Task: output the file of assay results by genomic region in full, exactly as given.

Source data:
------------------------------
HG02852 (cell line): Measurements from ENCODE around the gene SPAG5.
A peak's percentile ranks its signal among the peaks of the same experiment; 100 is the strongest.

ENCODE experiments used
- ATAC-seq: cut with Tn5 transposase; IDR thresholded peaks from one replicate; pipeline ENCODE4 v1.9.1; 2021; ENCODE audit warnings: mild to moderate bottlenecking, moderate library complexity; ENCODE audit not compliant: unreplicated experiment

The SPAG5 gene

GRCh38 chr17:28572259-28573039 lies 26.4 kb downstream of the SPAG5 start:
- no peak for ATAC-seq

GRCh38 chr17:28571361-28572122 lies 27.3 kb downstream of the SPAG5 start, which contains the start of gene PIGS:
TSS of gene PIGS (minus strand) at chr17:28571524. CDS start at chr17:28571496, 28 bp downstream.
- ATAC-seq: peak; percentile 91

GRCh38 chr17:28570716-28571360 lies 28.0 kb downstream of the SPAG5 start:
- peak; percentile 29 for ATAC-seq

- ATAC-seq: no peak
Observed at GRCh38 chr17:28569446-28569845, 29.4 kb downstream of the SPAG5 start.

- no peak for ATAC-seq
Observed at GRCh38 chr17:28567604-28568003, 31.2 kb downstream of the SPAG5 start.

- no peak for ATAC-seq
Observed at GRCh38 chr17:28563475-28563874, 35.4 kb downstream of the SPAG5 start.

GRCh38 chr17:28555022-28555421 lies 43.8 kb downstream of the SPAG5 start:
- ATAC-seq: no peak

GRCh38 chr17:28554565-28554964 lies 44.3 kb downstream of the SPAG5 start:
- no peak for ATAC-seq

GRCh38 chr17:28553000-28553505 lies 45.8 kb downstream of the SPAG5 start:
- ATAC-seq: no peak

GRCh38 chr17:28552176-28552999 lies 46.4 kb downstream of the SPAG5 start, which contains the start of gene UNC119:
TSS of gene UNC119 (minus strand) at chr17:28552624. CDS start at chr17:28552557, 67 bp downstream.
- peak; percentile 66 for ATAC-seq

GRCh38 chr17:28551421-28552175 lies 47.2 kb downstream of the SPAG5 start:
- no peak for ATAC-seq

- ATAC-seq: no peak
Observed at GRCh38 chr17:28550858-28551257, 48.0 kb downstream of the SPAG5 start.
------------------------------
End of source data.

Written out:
HG02852 (cell line): Measurements from ENCODE around the gene SPAG5.
A peak's percentile ranks its signal among the peaks of the same experiment; 100 is the strongest.

ENCODE experiments used
- ATAC-seq: cut with Tn5 transposase; IDR thresholded peaks from one replicate; pipeline ENCODE4 v1.9.1; 2021; ENCODE audit warnings: mild to moderate bottlenecking, moderate library complexity; ENCODE audit not compliant: unreplicated experiment

The SPAG5 gene

GRCh38 chr17:28572259-28573039 lies 26.4 kb downstream of the SPAG5 start:
- no peak for ATAC-seq

GRCh38 chr17:28571361-28572122 lies 27.3 kb downstream of the SPAG5 start, which contains the start of gene PIGS:
TSS of gene PIGS (minus strand) at chr17:28571524. CDS start at chr17:28571496, 28 bp downstream.
- ATAC-seq: peak; percentile 91

GRCh38 chr17:28570716-28571360 lies 28.0 kb downstream of the SPAG5 start:
- peak; percentile 29 for ATAC-seq

- ATAC-seq: no peak
Observed at GRCh38 chr17:28569446-28569845, 29.4 kb downstream of the SPAG5 start.

- no peak for ATAC-seq
Observed at GRCh38 chr17:28567604-28568003, 31.2 kb downstream of the SPAG5 start.

- no peak for ATAC-seq
Observed at GRCh38 chr17:28563475-28563874, 35.4 kb downstream of the SPAG5 start.

GRCh38 chr17:28555022-28555421 lies 43.8 kb downstream of the SPAG5 start:
- ATAC-seq: no peak

GRCh38 chr17:28554565-28554964 lies 44.3 kb downstream of the SPAG5 start:
- no peak for ATAC-seq

GRCh38 chr17:28553000-28553505 lies 45.8 kb downstream of the SPAG5 start:
- ATAC-seq: no peak

GRCh38 chr17:28552176-28552999 lies 46.4 kb downstream of the SPAG5 start, which contains the start of gene UNC119:
TSS of gene UNC119 (minus strand) at chr17:28552624. CDS start at chr17:28552557, 67 bp downstream.
- peak; percentile 66 for ATAC-seq

GRCh38 chr17:28551421-28552175 lies 47.2 kb downstream of the SPAG5 start:
- no peak for ATAC-seq

- ATAC-seq: no peak
Observed at GRCh38 chr17:28550858-28551257, 48.0 kb downstream of the SPAG5 start.